Located in the residential suburb of North East Valley, Baldwin Street, in New Zealand is the world’s steepest residential street.
A short straight street a little under 350 metres (1,150 ft) long, Baldwin Street runs east from the valley of the Lindsay Creek up the side of Signal Hill towards Opoho.
Rising from 30 m (98 ft) above sea level at its junction with North Road to 100 m (330 ft) above sea level at the top, an average slope of slightly more than 1:5.
Its lower reaches are only moderately steep, and the surface is asphalt, but the upper reaches of this cul-de-sac are far steeper, and surfaced in concrete (200 m or 660 ft long).
For ease of maintenance (bitumen—in either chip seal or asphalt—would flow down the slope on a warm day) and for safety in Dunedin’s frosty winters.
The street’s steepness was unintentional. As with many other parts of early Dunedin, and indeed New Zealand, streets were laid out in a grid pattern with no consideration for the terrain, usually by planners in London.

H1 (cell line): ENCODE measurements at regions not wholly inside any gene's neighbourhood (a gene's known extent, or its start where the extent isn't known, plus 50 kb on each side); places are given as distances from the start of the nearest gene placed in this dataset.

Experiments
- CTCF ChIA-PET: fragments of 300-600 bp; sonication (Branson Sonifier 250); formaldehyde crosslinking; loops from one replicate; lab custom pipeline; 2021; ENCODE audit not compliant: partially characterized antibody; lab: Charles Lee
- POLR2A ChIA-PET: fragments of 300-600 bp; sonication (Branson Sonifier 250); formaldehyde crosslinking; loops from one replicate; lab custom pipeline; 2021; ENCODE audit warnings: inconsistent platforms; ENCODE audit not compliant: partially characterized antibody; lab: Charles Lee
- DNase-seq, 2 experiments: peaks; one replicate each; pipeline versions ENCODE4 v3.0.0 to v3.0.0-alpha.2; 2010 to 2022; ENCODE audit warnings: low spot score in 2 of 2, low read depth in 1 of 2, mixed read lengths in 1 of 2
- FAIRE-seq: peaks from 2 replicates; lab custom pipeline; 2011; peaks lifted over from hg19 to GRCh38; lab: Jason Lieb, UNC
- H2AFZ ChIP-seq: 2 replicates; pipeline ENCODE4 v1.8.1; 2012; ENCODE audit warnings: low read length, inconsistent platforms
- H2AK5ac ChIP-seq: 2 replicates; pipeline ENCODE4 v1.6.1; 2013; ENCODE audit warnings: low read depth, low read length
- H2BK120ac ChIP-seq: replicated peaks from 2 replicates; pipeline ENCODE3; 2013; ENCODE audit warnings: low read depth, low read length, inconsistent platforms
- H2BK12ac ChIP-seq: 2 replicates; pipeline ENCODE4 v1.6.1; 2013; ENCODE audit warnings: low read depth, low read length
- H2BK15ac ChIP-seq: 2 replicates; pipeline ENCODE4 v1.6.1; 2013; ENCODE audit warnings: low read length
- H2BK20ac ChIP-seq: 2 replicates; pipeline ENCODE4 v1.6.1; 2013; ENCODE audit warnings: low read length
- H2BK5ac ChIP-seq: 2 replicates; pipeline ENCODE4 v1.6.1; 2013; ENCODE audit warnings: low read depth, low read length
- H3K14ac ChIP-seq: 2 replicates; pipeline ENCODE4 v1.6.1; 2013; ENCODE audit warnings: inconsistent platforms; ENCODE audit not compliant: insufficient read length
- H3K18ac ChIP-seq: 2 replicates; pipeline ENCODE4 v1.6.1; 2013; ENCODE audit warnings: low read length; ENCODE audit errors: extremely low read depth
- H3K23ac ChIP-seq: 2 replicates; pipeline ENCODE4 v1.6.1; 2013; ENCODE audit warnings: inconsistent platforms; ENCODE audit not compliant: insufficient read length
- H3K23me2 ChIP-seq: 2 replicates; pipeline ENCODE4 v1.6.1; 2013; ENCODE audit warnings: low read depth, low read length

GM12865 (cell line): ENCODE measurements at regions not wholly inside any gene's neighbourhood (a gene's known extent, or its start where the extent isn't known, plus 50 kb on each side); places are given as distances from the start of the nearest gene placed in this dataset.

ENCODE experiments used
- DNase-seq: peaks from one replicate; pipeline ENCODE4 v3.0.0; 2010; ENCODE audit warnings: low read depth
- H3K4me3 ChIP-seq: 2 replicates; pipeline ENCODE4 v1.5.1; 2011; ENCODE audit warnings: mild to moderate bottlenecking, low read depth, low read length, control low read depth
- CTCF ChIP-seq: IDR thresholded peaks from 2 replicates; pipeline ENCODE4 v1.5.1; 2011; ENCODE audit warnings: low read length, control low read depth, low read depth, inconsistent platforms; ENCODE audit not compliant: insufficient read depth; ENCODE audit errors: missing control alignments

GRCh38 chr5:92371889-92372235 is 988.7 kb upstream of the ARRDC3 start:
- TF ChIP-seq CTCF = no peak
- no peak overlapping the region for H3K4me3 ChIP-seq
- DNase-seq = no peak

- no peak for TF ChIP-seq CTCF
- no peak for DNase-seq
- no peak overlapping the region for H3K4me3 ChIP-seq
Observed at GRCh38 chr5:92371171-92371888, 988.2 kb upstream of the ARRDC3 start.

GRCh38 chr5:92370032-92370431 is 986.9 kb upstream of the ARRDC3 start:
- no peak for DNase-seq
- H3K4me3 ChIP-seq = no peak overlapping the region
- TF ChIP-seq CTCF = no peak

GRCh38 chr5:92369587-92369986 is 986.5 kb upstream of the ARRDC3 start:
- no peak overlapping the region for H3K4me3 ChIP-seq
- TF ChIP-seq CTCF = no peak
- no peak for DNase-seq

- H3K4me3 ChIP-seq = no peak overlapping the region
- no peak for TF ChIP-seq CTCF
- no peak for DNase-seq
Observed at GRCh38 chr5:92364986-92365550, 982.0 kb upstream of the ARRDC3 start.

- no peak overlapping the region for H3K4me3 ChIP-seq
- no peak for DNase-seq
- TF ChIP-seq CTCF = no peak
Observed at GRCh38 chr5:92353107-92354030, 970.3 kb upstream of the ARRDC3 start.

In the case of Baldwin Street (and much of the Dunedin street plan), the layout was surveyed by Charles Kettle in the mid-19th century. The street is named after William Baldwin, an Otago Provincial Councillor and newspaper founder, who subdivided the area.
For cars it is a cul-de-sac, but Baldwin Street is linked across the top by Buchanan Street, a footpath following an otherwise unformed (i.e. unpaved) road linking it with Calder Avenue and Arnold Street.
Which are unformed in their upper reaches where Baldwin is steepest.
The street is the venue for an annual event in Dunedin, the Baldwin Street Gutbuster. Every summer since 1988 this exercise in fitness and balance involves athletes running from the base of the street to the top and back down again.
The event attracts several hundred competitors annually and the race record is one minute and fifty-six seconds.